There is just something special about mothers - they give birth to you, they change your diapers, they wake up in the middle of the night, night after night, to take care of you, they pick out your outfits and do your hair, they care for you when you're sick, they care for you when you're not sick, they continue to care long after you stopped caring, and then they teach you to care again. The list could go on and on - this world would be a mess without mothers. I realize this is the ideal - not all mothers are always there, not all mothers care as they should. Mothers too, fall short, and I recognize this. One of the beautiful opportunities life provides is being able to learn from others - from their success as well as their mistakes, from what they do as well as what they don't do. No matter your mother, you can learn from her and improve yourself, and for that we should all be grateful.

Now let me tell you a little bit about my mother.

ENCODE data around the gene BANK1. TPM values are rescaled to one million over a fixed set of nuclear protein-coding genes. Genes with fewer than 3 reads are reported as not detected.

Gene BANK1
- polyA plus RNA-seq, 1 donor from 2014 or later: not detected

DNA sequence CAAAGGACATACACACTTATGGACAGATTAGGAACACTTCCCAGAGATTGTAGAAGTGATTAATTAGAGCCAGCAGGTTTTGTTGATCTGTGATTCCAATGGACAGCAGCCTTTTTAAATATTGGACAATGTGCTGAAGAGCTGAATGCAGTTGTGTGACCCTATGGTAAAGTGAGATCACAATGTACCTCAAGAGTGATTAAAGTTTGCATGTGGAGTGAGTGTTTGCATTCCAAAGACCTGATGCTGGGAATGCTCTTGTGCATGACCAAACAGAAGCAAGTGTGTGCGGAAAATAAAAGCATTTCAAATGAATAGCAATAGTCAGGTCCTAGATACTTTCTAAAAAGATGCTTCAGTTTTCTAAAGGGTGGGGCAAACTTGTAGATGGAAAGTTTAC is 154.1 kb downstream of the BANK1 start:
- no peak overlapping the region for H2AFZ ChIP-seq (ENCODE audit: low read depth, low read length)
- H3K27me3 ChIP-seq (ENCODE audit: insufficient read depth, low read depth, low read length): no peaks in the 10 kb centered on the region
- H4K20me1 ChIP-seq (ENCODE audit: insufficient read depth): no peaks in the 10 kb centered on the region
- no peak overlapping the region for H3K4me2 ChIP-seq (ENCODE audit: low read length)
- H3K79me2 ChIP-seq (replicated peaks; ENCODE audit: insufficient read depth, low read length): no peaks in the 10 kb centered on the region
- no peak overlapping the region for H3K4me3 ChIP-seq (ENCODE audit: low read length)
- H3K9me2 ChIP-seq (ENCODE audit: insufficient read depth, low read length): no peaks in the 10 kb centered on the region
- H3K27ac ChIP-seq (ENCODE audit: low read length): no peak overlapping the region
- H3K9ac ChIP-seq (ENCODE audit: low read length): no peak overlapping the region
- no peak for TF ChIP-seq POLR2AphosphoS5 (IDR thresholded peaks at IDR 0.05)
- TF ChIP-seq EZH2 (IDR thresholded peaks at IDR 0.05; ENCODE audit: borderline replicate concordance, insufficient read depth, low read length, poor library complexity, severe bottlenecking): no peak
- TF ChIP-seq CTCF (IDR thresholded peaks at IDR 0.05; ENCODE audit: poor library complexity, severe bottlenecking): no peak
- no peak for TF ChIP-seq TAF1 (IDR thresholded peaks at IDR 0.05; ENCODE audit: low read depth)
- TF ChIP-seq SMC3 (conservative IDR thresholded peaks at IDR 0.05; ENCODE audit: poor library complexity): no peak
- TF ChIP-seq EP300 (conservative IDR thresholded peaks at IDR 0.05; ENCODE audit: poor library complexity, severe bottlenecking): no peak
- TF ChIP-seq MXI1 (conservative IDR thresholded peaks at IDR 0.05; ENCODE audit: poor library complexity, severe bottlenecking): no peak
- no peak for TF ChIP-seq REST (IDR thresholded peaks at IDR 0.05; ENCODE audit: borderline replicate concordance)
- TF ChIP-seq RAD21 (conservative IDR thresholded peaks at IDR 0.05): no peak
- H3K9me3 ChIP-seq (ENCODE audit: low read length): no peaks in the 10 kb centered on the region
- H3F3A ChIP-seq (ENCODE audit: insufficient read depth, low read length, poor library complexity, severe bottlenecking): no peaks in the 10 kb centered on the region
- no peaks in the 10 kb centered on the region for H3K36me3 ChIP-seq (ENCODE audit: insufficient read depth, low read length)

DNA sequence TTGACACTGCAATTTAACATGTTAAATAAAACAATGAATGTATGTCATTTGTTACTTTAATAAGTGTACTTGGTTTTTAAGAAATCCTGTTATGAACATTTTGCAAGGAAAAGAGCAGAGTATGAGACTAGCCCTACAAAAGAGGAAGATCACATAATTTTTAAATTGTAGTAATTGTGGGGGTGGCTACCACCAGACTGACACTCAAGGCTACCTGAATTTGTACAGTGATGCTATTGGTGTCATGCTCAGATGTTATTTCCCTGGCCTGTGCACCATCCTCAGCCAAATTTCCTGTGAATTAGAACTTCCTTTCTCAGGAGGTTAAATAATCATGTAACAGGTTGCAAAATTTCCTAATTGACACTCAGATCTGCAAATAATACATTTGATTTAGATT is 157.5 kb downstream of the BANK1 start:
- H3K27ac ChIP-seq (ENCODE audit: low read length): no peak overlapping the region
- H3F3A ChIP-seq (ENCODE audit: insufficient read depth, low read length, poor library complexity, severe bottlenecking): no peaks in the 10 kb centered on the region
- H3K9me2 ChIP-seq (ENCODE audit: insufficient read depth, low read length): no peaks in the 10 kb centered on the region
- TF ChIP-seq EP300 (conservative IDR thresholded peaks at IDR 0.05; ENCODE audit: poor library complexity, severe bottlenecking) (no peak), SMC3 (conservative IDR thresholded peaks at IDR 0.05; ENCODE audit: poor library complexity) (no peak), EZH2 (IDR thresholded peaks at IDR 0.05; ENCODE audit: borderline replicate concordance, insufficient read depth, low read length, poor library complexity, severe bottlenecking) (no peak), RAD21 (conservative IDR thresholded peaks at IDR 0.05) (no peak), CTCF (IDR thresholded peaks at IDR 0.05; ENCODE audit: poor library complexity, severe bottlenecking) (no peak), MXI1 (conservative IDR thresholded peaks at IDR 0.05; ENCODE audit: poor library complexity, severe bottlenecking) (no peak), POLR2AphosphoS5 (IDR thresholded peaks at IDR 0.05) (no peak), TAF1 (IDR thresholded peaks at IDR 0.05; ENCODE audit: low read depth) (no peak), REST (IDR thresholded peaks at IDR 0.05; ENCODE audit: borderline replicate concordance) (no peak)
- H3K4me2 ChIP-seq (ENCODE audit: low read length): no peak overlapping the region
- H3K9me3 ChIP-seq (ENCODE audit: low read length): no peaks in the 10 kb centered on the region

I have to be honest with you, when it comes to the typical 'mom duties' my mom probably wouldn't win any awards. She isn't the world's greatest house keeper, she isn't a gourmet chef, she can be forgetful (she used to forget to pick me up after school between sports seasons all the time..), she isn't the most organized woman on the planet and she is short (but very good at passing on short genes). But, despite all of these supposed shortcomings (which aren't really shortcomings at all - she's just human), she is the greatest mother I could have asked for. While she doesn't have every scripture memorized and doesn't have the answer to every question, she is a master teacher. It's not that she sits us down often and starts teaching (or preaching), and it's not necessarily that she has an overabundance of knowledge just waiting to be shared - she's a master teacher mostly unintentionally, and that's why it's so effective.